Who is paying for this difference? Where is the money to fund this gap coming from? The answer is pretty obvious – taxes. In short, the taxpayers of India are paying to keep the IIT’s subsidized.
And yet, if you have ever been to an airport in the month of August, you would have seen them – large groups of boisterous young men (and very rarely, women), carrying a ton of bags, getting a loud and affectionate send-off as they go to the USA for their further studies. Most of them are engineers, and within that set, a large subset would be from the IIT’s. (Again, easy enough to identify. They travel in groups, those from other engineering colleges tend to travel individually.) It hardly needs anecdotal evidence to point out that very few of them ever come back.
So the benefit of this world-class education, this education that is being paid for, to the extent of 80% of it’s cost, out of the taxes and cess that you and I pay, is reaped by the countries to which they go, to become academics, employees and businesspersons. They will pay their taxes there, they will bring laurels to their adopted countries, and create employment there as well.
With what objective does India bear such a cost? It is worthwhile here to note the words of Prime Minister Jawaharlal Nehru at the first-ever convocation ceremony at IIT – Kharagpur, held in 1956:
Here … stands the fine monument of India, representing India’s urges, India’s future in the making. This picture seems to me symbolical of the changes that are coming to India.
It is clear, then, that the IIT’s were established with a viewpoint to invest in India’s future. From the elegant campuses to the legal autonomy to the subsidy itself, IIT’s have been given facilities not available to any other institution in India. But far from creating assets or technical know-how in India, we see graduates of these elite institutions rushing to settle abroad. This can, in no way, be the intent of the founding fathers of the IIT’s – Jogendra Singh and Nalini Ranjan Sarkar, through whose efforts these institutions were set up while the country was still young.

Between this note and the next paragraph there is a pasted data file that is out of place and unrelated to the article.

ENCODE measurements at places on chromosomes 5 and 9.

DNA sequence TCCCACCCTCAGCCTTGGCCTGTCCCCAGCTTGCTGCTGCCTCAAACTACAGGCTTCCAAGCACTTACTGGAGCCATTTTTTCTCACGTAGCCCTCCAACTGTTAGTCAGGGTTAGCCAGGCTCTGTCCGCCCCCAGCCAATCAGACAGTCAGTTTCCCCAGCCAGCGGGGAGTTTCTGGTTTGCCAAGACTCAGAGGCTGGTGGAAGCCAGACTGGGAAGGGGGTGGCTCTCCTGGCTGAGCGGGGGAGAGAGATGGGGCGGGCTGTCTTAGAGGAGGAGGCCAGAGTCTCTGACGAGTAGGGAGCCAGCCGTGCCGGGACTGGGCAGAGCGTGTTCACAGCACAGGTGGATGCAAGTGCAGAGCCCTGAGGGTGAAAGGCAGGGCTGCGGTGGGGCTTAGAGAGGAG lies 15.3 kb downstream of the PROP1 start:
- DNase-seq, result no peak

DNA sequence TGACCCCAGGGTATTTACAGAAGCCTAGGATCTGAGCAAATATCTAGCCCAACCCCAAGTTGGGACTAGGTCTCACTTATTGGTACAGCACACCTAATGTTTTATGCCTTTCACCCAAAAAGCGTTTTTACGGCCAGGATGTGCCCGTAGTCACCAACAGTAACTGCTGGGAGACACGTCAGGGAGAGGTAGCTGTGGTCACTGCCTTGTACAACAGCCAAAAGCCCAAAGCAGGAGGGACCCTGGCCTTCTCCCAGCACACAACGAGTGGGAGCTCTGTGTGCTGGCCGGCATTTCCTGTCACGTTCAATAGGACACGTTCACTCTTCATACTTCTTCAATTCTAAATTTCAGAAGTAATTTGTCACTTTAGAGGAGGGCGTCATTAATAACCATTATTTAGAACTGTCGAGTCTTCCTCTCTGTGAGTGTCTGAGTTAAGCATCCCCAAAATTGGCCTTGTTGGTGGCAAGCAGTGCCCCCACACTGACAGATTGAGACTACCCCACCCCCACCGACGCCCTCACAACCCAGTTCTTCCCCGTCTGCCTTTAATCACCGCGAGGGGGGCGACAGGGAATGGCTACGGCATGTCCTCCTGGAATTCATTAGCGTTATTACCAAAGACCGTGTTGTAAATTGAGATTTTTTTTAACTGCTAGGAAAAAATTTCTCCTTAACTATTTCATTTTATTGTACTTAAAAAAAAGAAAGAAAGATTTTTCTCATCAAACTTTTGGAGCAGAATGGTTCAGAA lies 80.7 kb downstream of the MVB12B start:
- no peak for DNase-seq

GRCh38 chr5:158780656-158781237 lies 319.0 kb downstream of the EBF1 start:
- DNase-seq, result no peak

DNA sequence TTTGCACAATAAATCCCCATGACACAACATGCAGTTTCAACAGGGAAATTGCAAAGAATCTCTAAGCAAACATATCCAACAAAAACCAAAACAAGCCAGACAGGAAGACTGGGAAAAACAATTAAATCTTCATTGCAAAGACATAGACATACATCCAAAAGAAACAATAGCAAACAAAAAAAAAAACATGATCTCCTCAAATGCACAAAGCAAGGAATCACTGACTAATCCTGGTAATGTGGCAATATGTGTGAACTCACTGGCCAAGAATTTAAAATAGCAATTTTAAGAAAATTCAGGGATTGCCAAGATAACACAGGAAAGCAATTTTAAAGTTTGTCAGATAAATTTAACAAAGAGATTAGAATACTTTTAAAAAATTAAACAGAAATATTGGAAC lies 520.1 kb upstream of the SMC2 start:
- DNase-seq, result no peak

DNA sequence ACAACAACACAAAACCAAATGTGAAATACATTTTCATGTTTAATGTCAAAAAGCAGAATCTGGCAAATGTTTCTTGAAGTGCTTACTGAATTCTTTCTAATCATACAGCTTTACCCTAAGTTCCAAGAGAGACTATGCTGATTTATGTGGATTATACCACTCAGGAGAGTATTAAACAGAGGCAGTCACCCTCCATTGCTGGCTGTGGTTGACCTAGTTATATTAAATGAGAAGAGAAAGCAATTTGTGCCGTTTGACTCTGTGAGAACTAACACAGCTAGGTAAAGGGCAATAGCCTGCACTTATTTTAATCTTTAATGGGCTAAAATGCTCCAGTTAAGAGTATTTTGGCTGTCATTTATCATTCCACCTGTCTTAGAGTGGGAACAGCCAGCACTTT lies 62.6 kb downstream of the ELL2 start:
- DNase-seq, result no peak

To that extent, Justice Katju’s statements seem to ring true. A pampered, cossetted set of young men and women, ambitious but for themselves, who seem to be little invested in the idea of India.
But before we condemn the IIT students, let us take a look at the issue from their side as well. As individuals, they are not obliged to be anything other than selfish. The subsidy is not one that is asked for, but given by the government. The struggle to gain admission to an IIT is a student’s own. The efforts to keep up with such a demanding course is also his or her own. Having gained a degree through their own efforts, it might be said that it is unfair to expect that the government should then try to influence their future career.
As with many arguments there seems to be no easy answer. To remove the subsidy altogether might put an IIT education out of the financial reach of the students best equipped to study there. Making them give a bond to not leave the country would be an unfair practice and restrictive of individual freedoms.
Perhaps a compromise might be the only way forward. Providing subsidized loans for IIT students while charging full fees would be less of a drain on the exchequer. A provision to write-off such loans for such students who proceed to work in India in a related sector would also incentivise retention of talent within India without imposing an onerous bond or restriction, as is the case with medical students currently. Heaping accusations and criticism on them for their careers choices is unlikely to be very productive in the long run, a fact that Justice Katju should keep sight of.
After all, selfish they may be, but they are the nation’s best and brightest.